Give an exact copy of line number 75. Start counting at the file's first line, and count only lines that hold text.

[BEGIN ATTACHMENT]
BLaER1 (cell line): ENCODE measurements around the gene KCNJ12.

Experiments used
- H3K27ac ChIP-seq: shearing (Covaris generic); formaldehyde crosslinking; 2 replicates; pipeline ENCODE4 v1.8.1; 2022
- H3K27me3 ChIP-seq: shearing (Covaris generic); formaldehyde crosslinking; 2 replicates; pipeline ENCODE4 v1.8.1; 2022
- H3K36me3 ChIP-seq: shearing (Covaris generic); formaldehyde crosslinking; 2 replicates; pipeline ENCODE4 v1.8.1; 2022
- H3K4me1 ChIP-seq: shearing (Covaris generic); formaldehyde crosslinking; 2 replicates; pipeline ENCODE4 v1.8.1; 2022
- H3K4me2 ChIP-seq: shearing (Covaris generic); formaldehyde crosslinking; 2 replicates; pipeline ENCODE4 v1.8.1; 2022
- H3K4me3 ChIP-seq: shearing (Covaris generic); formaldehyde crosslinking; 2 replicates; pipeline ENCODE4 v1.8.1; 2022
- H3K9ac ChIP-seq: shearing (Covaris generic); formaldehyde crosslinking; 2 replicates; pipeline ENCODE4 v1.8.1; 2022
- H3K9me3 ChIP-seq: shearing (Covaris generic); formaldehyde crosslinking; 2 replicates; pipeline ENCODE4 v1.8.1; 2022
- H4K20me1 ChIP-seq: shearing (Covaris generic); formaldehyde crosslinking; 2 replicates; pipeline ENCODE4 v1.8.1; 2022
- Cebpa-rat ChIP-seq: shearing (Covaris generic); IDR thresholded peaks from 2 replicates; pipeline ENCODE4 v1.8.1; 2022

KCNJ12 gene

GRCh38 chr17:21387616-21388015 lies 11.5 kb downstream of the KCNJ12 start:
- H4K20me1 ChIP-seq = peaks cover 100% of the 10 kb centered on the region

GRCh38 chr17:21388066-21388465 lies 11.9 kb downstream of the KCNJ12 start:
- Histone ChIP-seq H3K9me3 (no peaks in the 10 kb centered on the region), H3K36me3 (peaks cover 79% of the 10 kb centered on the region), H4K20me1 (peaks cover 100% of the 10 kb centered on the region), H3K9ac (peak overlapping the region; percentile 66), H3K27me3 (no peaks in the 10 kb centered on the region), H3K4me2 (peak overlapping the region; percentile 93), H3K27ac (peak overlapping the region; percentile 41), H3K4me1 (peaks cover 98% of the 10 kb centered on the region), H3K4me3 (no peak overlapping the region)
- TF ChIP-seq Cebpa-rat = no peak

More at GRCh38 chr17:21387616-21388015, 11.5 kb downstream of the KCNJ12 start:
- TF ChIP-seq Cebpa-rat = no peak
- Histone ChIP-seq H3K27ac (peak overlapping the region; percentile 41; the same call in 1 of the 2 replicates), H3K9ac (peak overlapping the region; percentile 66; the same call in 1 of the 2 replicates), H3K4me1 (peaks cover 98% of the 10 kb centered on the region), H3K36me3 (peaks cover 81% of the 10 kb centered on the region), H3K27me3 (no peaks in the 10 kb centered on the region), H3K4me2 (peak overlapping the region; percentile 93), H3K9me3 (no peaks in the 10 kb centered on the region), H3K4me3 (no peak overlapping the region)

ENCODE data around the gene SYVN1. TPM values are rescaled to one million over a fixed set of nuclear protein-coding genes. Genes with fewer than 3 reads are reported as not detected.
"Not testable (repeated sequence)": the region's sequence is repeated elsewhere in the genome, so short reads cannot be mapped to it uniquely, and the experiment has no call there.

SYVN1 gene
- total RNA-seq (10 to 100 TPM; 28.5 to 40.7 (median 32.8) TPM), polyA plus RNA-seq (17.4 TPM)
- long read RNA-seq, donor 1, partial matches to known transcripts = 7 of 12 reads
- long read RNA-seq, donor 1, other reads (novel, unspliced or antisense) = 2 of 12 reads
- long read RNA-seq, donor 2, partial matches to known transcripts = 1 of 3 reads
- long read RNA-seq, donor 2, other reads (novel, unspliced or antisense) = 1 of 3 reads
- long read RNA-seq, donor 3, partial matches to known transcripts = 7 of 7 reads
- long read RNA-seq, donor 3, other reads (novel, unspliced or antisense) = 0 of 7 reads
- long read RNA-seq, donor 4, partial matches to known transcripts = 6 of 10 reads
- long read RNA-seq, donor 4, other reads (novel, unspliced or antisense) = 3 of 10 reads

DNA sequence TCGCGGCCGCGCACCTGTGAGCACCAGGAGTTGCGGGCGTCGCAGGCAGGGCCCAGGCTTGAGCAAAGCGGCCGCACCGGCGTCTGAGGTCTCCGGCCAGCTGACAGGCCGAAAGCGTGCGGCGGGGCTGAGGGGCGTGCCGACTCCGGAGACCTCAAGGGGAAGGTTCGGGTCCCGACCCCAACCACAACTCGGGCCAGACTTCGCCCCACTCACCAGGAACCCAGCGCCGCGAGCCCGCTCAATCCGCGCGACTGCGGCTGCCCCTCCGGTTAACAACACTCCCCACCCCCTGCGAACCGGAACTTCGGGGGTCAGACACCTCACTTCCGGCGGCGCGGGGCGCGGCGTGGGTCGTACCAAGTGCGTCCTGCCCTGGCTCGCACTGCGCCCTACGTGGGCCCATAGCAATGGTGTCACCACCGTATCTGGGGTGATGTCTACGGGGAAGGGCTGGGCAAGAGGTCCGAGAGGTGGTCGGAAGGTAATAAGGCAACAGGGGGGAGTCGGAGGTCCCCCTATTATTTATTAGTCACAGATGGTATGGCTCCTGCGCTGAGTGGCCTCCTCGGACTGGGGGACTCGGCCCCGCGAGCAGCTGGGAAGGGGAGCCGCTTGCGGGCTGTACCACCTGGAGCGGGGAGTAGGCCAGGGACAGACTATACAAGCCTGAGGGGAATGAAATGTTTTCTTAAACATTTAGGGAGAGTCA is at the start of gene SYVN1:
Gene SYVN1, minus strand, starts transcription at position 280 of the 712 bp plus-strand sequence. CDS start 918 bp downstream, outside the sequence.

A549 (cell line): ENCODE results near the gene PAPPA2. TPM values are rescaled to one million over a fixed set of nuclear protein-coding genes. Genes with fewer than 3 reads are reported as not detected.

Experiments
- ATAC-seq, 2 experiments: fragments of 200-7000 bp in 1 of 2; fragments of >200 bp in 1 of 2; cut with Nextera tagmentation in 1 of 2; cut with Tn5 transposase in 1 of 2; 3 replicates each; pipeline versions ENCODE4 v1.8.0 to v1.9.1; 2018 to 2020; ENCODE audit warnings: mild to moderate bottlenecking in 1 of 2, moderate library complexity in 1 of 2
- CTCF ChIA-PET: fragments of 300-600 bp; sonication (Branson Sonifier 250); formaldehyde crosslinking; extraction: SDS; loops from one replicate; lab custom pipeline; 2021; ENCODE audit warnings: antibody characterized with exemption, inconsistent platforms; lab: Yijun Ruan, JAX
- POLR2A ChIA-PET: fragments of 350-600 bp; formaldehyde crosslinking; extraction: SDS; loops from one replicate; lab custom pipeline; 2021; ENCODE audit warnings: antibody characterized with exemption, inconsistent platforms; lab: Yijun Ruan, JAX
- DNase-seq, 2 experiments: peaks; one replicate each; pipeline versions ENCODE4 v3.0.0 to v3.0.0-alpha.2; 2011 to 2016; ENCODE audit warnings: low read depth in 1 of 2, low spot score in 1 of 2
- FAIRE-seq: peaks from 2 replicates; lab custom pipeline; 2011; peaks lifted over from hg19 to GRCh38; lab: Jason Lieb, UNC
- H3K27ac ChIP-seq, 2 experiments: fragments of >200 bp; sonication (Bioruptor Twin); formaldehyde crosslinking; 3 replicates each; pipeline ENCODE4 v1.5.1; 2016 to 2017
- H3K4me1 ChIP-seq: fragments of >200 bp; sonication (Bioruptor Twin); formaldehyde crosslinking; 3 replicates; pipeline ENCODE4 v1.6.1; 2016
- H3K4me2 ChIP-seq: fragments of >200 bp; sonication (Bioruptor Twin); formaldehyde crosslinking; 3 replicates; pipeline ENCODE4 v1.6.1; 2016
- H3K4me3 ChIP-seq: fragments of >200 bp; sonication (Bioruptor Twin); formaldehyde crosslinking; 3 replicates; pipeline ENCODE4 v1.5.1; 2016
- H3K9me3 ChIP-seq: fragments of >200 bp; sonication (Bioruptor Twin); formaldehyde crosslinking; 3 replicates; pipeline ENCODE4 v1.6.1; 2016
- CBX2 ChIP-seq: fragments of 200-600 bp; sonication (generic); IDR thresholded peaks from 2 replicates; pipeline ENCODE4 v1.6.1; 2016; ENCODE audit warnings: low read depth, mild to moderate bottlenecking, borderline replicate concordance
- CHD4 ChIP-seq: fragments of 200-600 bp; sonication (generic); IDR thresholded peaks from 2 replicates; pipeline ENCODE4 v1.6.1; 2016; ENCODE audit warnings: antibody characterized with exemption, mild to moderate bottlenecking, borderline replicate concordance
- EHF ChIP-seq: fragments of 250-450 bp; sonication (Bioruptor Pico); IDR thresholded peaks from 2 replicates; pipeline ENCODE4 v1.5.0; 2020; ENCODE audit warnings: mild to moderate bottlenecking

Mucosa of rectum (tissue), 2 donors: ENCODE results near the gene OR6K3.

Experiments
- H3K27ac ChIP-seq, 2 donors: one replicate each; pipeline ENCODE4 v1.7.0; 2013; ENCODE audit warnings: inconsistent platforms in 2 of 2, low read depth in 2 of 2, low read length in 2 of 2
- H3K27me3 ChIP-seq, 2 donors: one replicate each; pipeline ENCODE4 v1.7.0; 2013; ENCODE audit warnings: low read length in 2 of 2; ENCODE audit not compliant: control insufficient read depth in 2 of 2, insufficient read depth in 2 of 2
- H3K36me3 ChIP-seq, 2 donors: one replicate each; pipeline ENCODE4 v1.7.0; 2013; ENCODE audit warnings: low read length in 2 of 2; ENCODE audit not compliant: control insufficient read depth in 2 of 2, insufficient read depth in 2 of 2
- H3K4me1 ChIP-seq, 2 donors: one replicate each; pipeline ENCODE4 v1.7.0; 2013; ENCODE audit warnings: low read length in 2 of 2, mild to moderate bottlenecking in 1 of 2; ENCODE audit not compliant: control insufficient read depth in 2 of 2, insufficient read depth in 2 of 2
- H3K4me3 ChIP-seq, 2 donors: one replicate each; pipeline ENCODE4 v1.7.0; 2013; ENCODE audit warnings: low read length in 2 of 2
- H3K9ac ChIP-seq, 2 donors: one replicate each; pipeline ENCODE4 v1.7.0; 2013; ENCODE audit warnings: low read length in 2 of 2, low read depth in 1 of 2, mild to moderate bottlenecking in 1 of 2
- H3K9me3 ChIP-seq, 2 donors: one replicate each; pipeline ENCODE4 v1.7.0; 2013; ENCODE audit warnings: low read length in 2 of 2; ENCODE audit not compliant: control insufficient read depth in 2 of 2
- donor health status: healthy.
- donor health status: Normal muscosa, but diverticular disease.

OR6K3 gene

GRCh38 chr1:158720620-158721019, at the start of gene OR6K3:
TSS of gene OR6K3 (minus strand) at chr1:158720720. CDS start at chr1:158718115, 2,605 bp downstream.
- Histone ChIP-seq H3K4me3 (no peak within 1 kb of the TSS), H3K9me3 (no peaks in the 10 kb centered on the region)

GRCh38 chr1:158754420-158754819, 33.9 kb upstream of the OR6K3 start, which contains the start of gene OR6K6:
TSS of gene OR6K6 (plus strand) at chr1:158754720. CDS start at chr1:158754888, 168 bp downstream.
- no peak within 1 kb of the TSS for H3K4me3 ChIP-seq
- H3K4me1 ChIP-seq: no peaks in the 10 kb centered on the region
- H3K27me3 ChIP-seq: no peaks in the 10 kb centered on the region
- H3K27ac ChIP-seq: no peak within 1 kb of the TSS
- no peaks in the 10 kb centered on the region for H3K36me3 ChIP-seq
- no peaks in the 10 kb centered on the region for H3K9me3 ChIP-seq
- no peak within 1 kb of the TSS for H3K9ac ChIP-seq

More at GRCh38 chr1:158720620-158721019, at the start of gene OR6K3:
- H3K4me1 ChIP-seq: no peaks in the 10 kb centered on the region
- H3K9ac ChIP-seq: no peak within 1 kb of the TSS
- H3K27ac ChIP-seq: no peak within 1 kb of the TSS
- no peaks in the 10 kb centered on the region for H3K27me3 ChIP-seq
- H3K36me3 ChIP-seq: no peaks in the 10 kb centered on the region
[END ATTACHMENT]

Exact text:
More at GRCh38 chr1:158720620-158721019, at the start of gene OR6K3: